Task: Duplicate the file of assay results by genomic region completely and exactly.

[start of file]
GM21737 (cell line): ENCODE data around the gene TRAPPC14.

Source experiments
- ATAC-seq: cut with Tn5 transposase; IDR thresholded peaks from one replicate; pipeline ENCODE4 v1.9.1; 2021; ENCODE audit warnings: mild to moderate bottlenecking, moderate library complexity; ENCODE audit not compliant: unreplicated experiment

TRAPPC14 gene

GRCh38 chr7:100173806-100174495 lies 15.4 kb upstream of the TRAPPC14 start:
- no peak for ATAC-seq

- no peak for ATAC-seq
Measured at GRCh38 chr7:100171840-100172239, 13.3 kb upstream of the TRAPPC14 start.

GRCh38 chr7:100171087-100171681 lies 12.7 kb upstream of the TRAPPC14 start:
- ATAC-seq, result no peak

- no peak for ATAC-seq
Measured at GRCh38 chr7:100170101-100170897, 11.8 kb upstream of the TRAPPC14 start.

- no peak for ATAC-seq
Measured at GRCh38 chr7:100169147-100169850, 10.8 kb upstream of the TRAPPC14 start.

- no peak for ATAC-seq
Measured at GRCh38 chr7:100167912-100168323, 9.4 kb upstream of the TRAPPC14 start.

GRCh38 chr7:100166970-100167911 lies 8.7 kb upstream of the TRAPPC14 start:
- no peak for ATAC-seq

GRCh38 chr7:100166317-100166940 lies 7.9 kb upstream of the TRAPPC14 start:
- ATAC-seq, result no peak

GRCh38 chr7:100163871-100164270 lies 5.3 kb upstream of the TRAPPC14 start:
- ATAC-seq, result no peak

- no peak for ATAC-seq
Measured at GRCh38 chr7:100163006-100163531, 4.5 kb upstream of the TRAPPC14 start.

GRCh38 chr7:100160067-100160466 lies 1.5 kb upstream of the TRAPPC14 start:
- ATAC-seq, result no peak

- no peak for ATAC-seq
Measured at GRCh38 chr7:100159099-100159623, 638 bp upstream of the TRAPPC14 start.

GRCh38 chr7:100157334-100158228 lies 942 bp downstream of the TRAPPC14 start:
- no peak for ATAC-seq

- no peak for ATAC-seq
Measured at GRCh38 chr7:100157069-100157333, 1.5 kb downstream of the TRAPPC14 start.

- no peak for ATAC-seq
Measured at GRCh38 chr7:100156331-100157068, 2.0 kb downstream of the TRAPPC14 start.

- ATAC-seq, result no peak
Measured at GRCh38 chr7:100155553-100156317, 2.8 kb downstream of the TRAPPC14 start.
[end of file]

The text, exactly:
GM21737 (cell line): ENCODE data around the gene TRAPPC14.

Source experiments
- ATAC-seq: cut with Tn5 transposase; IDR thresholded peaks from one replicate; pipeline ENCODE4 v1.9.1; 2021; ENCODE audit warnings: mild to moderate bottlenecking, moderate library complexity; ENCODE audit not compliant: unreplicated experiment

TRAPPC14 gene

GRCh38 chr7:100173806-100174495 lies 15.4 kb upstream of the TRAPPC14 start:
- no peak for ATAC-seq

- no peak for ATAC-seq
Measured at GRCh38 chr7:100171840-100172239, 13.3 kb upstream of the TRAPPC14 start.

GRCh38 chr7:100171087-100171681 lies 12.7 kb upstream of the TRAPPC14 start:
- ATAC-seq, result no peak

- no peak for ATAC-seq
Measured at GRCh38 chr7:100170101-100170897, 11.8 kb upstream of the TRAPPC14 start.

- no peak for ATAC-seq
Measured at GRCh38 chr7:100169147-100169850, 10.8 kb upstream of the TRAPPC14 start.

- no peak for ATAC-seq
Measured at GRCh38 chr7:100167912-100168323, 9.4 kb upstream of the TRAPPC14 start.

GRCh38 chr7:100166970-100167911 lies 8.7 kb upstream of the TRAPPC14 start:
- no peak for ATAC-seq

GRCh38 chr7:100166317-100166940 lies 7.9 kb upstream of the TRAPPC14 start:
- ATAC-seq, result no peak

GRCh38 chr7:100163871-100164270 lies 5.3 kb upstream of the TRAPPC14 start:
- ATAC-seq, result no peak

- no peak for ATAC-seq
Measured at GRCh38 chr7:100163006-100163531, 4.5 kb upstream of the TRAPPC14 start.

GRCh38 chr7:100160067-100160466 lies 1.5 kb upstream of the TRAPPC14 start:
- ATAC-seq, result no peak

- no peak for ATAC-seq
Measured at GRCh38 chr7:100159099-100159623, 638 bp upstream of the TRAPPC14 start.

GRCh38 chr7:100157334-100158228 lies 942 bp downstream of the TRAPPC14 start:
- no peak for ATAC-seq

- no peak for ATAC-seq
Measured at GRCh38 chr7:100157069-100157333, 1.5 kb downstream of the TRAPPC14 start.

- no peak for ATAC-seq
Measured at GRCh38 chr7:100156331-100157068, 2.0 kb downstream of the TRAPPC14 start.

- ATAC-seq, result no peak
Measured at GRCh38 chr7:100155553-100156317, 2.8 kb downstream of the TRAPPC14 start.